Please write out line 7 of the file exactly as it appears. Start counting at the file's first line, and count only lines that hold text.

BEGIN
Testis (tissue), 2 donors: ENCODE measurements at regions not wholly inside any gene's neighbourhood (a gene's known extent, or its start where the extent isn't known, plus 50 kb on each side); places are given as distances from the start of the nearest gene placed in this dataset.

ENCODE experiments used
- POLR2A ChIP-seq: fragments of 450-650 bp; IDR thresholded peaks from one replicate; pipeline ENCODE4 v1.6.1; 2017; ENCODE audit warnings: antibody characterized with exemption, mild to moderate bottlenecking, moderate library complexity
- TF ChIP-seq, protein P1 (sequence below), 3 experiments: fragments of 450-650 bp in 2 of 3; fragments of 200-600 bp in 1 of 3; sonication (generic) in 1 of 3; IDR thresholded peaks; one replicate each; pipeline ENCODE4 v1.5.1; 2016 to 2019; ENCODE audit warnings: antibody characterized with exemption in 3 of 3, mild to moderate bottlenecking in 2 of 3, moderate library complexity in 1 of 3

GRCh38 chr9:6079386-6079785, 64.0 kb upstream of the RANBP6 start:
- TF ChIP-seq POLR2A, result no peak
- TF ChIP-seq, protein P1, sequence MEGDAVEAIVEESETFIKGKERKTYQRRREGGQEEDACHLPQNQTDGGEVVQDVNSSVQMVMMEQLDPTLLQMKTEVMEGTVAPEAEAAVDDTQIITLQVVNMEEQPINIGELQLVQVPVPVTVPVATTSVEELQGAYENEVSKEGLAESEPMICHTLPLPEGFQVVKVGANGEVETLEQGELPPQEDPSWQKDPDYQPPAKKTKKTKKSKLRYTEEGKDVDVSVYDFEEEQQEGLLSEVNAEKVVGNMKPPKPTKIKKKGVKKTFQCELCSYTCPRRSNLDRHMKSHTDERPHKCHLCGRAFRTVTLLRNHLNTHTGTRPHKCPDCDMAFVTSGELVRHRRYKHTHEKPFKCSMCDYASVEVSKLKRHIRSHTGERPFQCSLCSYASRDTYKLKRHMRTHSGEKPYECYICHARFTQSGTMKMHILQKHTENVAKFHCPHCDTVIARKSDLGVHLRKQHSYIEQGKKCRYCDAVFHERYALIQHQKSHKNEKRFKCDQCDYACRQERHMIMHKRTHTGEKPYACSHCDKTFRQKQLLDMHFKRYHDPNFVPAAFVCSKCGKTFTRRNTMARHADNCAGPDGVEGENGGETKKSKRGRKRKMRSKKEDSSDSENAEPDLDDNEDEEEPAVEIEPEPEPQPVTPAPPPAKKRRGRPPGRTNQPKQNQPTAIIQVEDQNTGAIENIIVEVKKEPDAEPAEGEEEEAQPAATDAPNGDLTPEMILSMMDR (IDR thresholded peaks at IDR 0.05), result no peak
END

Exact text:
- TF ChIP-seq, protein P1, sequence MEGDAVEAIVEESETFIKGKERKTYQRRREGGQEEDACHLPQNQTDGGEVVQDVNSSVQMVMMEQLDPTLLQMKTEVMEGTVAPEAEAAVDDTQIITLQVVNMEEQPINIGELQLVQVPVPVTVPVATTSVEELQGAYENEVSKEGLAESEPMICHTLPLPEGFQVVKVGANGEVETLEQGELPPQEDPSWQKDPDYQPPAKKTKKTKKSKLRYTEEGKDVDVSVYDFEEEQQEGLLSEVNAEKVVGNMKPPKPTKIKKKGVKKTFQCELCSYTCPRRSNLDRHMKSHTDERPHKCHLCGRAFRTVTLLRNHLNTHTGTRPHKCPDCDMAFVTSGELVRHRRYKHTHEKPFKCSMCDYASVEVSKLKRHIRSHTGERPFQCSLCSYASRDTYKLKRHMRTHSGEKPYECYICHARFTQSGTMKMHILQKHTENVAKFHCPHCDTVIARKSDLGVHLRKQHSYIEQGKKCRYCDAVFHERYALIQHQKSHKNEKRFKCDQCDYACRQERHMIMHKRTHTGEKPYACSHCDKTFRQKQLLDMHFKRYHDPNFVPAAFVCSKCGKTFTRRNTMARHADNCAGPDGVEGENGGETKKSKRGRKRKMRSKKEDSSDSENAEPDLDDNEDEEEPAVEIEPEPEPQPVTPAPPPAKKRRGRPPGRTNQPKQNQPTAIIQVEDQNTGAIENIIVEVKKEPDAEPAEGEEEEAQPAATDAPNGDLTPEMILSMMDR (IDR thresholded peaks at IDR 0.05), result no peak